Data Science Today: How to Become a Data Mining Analyst
In a world where “big data” is more than a buzzword, the demand for data mining analysts is on the rise. But what exactly does “data mining” mean? What do data mining analysts do, and what role do they play in a business or organization? What is the best way to prepare for a career in the field? Let’s take a closer look at this fairly new, but steadily growing, role.
What is data mining?
Data mining involves analyzing data in order to identify hidden patterns and systemic relationships that can be used to predict future behaviors. It is the process of transforming information into insights that help businesses make more meaningful, fact-based decisions.
Companies and organizations of all shapes and sizes employ predictive analytics and data mining to:
- Minimize risks and detect fraud
- Better understand customer behaviors and needs
- Make more informed decisions faster
- Tap into new markets
- Improve branding and marketing initiatives
- Increase revenue
While data mining is a relatively new term, the practice itself is not. From supermarket scanners that track consumer purchases to database management systems that capture customer demographics, companies have used data mining tactics for years. However, thanks to the rising popularity of big data and advancements in technology, data mining has become more sophisticated, feasible and prevalent than ever before.
What do data mining analysts do?
Data mining analysts turn data into information, information into insight and insight into business decisions. They use statistical software to analyze, identify and assess data attributes in order to develop recommendations and creative solutions that improve operations and support their organization’s business objectives.
Data mining analysts are generally considered experts in business intelligence. Not only do they understand data, but they are also capable of translating the results of data mining into actionable ideas.
Typical responsibilities of a data mining analyst may include:
- Performing strategic data analysis and research
- Identifying opportunities to improve productivity via sophisticated statistical modeling
- Looking at user behaviors to find common patterns or trends that may be used to improve a product’s performance
- Interpreting results and identifying opportunities for improvements
- Communicating recommendations to stakeholders and/or clients
Where do data mining analysts work?
From preventing fraud to identifying adverse drug effects during clinical trials, data mining can be applied — and is used — in practically every industry. For example:
- In banking, data mining is frequently used to model and predict credit card fraud and analyze risk.
- In financial markets, data mining is employed in areas that include stock price forecasting, portfolio management, bond rating and more.
- In retail, data mining is used to analyze shopping patterns, evaluate advertising and direct mail campaigns, co-locate products in display areas and better understand customer preferences and behaviors.
- In health care, data mining can help identify best practices and inefficiencies, evaluate new treatments, and detect fraud or abuse.
- In telecommunications, data mining is used to handle “churn management” of customers and determine which promotions will resonate with which target audiences.
These are just a few of the ways that data mining is used to help companies and organizations solve real world problems and gain a competitive edge. Other key industries that employ data mining include energy and utilities, education, transportation, criminal justice and public service.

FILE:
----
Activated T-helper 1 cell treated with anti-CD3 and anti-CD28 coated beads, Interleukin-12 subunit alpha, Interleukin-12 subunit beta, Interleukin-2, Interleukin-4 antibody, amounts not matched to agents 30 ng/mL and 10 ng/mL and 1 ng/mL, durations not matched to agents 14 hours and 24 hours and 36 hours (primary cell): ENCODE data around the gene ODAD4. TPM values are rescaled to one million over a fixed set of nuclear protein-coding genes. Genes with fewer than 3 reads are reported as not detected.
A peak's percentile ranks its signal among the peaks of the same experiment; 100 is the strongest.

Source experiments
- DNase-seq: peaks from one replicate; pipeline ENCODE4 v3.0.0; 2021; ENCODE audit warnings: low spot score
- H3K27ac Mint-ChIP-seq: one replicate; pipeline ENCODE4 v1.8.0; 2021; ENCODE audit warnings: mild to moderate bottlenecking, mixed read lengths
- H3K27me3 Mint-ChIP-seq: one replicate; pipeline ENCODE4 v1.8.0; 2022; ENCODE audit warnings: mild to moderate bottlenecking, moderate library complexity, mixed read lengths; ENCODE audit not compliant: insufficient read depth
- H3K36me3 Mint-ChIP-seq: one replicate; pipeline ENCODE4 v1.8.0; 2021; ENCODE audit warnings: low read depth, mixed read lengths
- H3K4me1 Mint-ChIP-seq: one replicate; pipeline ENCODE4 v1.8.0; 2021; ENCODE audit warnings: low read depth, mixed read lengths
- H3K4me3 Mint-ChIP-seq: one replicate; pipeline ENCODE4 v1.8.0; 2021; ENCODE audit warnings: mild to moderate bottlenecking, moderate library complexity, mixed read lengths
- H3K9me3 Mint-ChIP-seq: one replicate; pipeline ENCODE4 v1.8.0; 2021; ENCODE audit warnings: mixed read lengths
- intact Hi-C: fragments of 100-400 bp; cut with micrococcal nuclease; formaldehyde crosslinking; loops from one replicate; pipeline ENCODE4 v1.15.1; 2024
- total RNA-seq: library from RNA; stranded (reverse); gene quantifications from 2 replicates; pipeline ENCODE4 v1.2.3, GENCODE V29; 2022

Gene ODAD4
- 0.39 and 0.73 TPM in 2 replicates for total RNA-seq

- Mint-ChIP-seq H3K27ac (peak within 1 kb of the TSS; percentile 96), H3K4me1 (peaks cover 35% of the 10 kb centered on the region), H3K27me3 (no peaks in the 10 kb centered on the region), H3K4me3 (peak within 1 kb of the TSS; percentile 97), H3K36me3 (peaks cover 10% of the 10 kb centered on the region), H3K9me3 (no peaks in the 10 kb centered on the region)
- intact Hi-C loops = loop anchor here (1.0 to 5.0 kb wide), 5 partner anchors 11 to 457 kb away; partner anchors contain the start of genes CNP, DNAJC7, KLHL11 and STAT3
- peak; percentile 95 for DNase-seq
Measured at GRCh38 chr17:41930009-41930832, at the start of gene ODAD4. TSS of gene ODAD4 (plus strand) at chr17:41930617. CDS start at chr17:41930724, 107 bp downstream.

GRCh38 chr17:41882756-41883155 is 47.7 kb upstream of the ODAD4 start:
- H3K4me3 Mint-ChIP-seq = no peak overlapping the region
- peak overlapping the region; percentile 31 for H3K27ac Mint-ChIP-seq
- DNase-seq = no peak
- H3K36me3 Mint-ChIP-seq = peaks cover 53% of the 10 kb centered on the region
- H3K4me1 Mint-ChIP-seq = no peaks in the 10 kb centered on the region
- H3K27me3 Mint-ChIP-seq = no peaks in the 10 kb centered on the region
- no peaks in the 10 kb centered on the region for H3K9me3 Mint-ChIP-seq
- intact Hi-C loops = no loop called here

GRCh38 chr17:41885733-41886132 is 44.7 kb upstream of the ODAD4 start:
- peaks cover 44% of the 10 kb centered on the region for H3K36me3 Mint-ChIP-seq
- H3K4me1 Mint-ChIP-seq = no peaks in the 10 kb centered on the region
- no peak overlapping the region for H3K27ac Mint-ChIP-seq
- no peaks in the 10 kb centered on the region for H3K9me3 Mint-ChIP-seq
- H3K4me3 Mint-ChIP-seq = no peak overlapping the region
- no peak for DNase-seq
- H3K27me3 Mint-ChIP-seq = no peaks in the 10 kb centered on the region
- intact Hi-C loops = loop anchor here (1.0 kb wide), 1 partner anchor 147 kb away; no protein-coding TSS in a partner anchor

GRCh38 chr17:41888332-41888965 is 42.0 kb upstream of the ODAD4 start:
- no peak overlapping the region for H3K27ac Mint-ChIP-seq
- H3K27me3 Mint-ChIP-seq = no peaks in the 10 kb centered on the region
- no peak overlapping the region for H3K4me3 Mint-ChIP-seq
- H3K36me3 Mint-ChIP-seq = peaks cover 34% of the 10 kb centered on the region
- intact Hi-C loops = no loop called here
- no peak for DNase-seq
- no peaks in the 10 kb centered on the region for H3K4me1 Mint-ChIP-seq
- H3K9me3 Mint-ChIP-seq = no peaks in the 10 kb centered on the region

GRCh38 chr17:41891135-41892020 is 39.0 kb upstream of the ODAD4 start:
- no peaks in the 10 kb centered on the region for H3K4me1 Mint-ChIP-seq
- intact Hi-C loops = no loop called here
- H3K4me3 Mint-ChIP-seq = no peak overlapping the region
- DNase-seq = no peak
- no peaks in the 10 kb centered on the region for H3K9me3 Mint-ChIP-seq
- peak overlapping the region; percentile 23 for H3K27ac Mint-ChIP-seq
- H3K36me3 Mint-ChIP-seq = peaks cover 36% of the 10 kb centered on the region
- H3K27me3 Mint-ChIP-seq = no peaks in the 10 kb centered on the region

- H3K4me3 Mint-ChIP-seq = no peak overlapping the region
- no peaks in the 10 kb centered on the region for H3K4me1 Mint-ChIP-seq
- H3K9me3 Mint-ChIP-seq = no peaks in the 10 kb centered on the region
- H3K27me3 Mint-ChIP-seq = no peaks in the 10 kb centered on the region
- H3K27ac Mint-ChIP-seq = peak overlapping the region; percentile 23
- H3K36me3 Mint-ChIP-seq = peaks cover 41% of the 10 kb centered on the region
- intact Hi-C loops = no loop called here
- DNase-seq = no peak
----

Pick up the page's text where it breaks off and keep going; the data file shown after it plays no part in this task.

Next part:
How much do data mining analysts earn?
The national average for data mining analyst salaries is about $65,000 a year. At some companies — such as Microsoft — an experienced data mining analyst can earn as much as $110,000 a year.
According to the U.S. Bureau of Labor, the demand for individuals with proven statistical competencies is expected to grow 22 percent within the next decade.1 As more organizations elect to couple the power of big data with predictive analytics that improve decision making, the more the demand for experienced data mining professionals will grow.
What do data mining analysts need to know?
Mathematics and algorithms play a big role in data mining. Data mining analysts need to understand statistical concepts and basic principles of knowledge induction. Depending on the particular job, data mining analysts may need to be familiar with common data analysis tools and programming software that include SQL, T-SQL, PL/SQL (SQL Server or Oracle), NoSQL and Hadoop. Many employers also prefer programming experience with VBA, Java, Python and Perl languages, as well as experience operating in a Linux environment.
In addition to strong analytical and programming skills, data mining specialists also need to have a flair for communication and strong presentation skills. They should feel equally comfortable in a boardroom as they do behind a computer, as they are often required to present their findings in a clear and simple manner in the appropriate business context.
A smart step in preparing for a career in data mining is to gain in-depth knowledge about data science. This area of study provides an opportunity to explore the statistical methods used to extract meaning from large datasets, as well as an explanation of how to develop predictive models and applications that support optimized decision making and are used to address important issues in business. Learn more by visiting our homepage.
1https://www.bls.gov/ooh/computer-and-information-technology/computer-and-information-research-scientists.htmarrow_upwardReturn to footnote reference
Last updated April 2015